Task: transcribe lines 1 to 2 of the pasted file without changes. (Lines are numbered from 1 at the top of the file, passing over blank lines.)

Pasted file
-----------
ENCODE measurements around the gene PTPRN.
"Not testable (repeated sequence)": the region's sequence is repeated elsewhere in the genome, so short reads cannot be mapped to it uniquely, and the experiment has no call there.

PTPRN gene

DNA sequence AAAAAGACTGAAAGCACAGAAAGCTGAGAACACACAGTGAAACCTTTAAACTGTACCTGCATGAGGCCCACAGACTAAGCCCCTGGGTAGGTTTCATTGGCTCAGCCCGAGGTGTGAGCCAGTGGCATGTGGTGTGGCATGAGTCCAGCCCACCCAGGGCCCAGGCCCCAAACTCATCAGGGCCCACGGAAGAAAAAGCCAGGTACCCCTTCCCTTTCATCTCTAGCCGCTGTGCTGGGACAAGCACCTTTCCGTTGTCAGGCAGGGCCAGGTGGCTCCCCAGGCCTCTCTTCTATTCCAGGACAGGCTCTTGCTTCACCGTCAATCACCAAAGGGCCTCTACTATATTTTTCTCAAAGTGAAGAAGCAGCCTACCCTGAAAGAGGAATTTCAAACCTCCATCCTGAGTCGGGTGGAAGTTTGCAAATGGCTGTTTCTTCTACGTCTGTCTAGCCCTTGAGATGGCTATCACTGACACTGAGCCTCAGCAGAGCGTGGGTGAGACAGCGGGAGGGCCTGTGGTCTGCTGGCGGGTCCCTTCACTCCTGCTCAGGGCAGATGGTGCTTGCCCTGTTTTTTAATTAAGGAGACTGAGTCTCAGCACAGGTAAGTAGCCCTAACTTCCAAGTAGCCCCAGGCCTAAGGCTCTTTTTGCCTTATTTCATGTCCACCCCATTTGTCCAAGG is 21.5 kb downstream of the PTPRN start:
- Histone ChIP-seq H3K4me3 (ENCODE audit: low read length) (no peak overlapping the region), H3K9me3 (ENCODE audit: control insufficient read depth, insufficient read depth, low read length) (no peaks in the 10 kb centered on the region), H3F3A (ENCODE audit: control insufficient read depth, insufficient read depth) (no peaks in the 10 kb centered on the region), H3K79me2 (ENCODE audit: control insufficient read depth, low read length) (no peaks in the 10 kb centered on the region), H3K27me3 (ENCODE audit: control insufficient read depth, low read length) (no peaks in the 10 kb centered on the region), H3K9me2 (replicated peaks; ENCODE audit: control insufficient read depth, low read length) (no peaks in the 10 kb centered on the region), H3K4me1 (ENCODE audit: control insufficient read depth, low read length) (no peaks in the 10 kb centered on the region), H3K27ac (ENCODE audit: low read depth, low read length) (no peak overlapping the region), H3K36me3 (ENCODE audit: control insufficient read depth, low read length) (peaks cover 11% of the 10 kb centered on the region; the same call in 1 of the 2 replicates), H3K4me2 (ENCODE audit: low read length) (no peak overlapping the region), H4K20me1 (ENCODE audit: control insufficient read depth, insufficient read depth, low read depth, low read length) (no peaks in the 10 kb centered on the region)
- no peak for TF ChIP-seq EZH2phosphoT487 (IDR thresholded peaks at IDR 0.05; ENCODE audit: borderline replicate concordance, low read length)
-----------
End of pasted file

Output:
ENCODE measurements around the gene PTPRN.
"Not testable (repeated sequence)": the region's sequence is repeated elsewhere in the genome, so short reads cannot be mapped to it uniquely, and the experiment has no call there.